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and "eating tea in winter" are a folk custom in Shenzhen. "Tea" generally has three kinds: salty, sweet and salty. The flour outside the salty winter horn is the same as the salty winter horn. The specific difference is that the stuffing ingredients and taste in the winter horn are different. "Dongjiao" made by Guangfu people in Nantou and Xixiang is mainly stuffed with shredded radish. As the saying goes, "eat radish in winter and ginger in summer". The radish harvested before and after the winter solstice, especially the radish after "frost beating", is the most fresh, sweet and nutritious.

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after the autumn harvest, people come to Xingu to soak and dry the newly harvested indica rice and proportional glutinous rice, pound it into rice flour, add water, lard and eggs, knead it into flour, and then fry shredded radish, pork, shrimp, mushroom, ham, scallion, celery and salt, drain the juice to make the stuffing of Dongjiao, Then wrap the stuffing into a thin round powder skin, pinch it into a dumpling shaped "corner", and finally steam it with banana leaves, which is a delicious salty "winter corner". Dongjiao, just out of the wok, has thin skin, fragrant filling, juicy, nutritious and healthy.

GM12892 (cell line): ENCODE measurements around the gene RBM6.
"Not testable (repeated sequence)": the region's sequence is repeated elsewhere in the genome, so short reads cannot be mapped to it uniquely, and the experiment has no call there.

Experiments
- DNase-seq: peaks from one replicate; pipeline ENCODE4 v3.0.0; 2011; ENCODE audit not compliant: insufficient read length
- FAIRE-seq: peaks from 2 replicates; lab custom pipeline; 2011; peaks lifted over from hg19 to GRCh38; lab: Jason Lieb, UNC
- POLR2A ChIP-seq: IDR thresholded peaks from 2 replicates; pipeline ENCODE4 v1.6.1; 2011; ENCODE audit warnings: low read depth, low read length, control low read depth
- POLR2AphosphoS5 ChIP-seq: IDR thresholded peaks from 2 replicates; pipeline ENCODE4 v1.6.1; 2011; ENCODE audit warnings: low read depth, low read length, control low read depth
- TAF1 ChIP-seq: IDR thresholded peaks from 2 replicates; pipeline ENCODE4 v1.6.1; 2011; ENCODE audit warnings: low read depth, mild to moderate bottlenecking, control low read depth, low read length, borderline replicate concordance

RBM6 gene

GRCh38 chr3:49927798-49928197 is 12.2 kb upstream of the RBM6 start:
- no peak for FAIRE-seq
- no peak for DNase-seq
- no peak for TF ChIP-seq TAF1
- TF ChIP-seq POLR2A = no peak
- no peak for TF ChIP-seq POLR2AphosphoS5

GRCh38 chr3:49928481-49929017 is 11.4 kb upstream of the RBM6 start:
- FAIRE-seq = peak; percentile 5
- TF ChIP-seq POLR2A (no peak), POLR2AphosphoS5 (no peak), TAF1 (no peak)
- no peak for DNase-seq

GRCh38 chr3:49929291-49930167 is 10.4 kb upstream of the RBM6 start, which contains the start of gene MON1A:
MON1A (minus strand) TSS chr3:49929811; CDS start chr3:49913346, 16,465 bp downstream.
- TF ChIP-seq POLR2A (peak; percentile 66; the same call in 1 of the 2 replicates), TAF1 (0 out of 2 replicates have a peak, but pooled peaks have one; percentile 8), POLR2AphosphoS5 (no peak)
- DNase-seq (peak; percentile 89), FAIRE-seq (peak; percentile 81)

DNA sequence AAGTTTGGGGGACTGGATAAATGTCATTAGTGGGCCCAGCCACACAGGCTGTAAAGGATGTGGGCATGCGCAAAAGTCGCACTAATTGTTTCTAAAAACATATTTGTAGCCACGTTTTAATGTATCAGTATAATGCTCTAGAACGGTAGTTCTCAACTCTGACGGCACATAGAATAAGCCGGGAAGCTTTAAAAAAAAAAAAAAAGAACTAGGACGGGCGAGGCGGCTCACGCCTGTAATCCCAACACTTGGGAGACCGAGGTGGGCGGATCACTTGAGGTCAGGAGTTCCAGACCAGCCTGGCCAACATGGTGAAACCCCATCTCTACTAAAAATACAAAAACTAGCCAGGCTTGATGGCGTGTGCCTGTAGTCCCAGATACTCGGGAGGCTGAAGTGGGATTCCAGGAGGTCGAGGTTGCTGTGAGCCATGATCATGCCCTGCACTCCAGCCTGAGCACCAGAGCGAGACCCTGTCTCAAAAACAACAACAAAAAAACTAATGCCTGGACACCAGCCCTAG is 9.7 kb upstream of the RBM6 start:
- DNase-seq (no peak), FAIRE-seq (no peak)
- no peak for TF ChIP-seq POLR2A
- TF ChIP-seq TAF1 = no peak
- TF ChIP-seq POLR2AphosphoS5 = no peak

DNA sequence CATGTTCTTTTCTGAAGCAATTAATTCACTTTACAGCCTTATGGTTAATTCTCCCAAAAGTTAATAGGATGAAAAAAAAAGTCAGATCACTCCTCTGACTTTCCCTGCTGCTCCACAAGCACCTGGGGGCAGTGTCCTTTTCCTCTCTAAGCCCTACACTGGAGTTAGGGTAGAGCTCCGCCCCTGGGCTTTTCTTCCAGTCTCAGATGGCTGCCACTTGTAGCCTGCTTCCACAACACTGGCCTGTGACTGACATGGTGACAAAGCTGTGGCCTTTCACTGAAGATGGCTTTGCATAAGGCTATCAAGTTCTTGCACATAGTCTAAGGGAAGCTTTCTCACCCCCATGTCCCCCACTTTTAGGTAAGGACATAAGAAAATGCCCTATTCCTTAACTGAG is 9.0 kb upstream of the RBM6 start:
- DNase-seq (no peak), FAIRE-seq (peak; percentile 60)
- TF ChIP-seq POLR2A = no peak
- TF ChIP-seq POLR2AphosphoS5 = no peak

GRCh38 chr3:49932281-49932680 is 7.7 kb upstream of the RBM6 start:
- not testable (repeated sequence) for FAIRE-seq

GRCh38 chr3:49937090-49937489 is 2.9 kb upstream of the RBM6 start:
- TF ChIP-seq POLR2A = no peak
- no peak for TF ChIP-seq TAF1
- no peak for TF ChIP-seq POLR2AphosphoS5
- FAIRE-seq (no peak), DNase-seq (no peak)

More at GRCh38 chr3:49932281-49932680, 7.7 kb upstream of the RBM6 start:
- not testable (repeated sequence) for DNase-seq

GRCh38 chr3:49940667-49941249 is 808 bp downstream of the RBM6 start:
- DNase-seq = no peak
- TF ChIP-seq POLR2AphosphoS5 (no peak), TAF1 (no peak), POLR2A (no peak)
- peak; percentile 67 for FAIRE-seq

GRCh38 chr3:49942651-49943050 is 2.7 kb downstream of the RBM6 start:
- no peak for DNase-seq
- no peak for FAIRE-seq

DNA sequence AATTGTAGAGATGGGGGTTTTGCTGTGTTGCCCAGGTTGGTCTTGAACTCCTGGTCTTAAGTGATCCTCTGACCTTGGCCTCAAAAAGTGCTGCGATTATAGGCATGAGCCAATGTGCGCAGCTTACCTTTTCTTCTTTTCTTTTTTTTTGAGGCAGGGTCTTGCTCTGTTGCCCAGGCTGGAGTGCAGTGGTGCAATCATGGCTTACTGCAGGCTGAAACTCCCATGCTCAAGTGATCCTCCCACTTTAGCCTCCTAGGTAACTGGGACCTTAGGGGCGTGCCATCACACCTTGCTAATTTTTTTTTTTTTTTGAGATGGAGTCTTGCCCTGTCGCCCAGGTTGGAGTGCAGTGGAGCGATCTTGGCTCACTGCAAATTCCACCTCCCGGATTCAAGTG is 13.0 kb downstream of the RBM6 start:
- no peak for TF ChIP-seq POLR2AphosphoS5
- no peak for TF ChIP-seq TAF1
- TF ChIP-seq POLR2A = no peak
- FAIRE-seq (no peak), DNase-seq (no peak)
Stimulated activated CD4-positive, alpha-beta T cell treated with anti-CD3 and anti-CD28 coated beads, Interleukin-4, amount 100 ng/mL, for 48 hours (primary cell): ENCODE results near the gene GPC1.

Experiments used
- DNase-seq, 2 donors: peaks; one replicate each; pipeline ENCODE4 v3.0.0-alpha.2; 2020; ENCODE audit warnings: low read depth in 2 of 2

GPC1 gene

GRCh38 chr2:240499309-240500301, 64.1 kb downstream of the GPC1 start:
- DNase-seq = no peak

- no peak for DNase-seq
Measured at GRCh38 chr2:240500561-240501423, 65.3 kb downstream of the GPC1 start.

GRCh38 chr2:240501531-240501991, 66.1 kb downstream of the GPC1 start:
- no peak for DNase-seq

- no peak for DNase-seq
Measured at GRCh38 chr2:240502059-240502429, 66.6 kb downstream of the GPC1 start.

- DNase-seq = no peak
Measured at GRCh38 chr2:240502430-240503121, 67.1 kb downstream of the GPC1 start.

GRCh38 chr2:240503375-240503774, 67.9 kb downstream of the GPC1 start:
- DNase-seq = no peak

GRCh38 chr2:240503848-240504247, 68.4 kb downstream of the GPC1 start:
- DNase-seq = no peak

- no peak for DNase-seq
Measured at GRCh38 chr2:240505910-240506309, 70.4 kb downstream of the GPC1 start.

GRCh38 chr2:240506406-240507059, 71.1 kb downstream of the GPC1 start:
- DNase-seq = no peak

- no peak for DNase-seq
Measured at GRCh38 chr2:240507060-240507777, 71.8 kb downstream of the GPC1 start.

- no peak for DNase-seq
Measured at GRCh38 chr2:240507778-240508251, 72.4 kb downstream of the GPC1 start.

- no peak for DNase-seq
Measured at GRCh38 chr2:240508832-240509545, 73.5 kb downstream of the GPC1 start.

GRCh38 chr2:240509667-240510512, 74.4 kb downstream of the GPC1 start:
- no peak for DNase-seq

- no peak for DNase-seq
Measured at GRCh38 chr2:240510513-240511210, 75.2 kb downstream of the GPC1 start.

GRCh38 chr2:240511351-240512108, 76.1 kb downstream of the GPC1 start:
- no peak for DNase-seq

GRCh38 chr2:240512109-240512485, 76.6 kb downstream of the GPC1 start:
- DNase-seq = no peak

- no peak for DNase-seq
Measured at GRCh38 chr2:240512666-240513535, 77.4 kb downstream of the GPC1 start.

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and "Dongjiao" are traditionally steamed through water, not fried like "Youjiao", so they are called "steamed Dongjiao".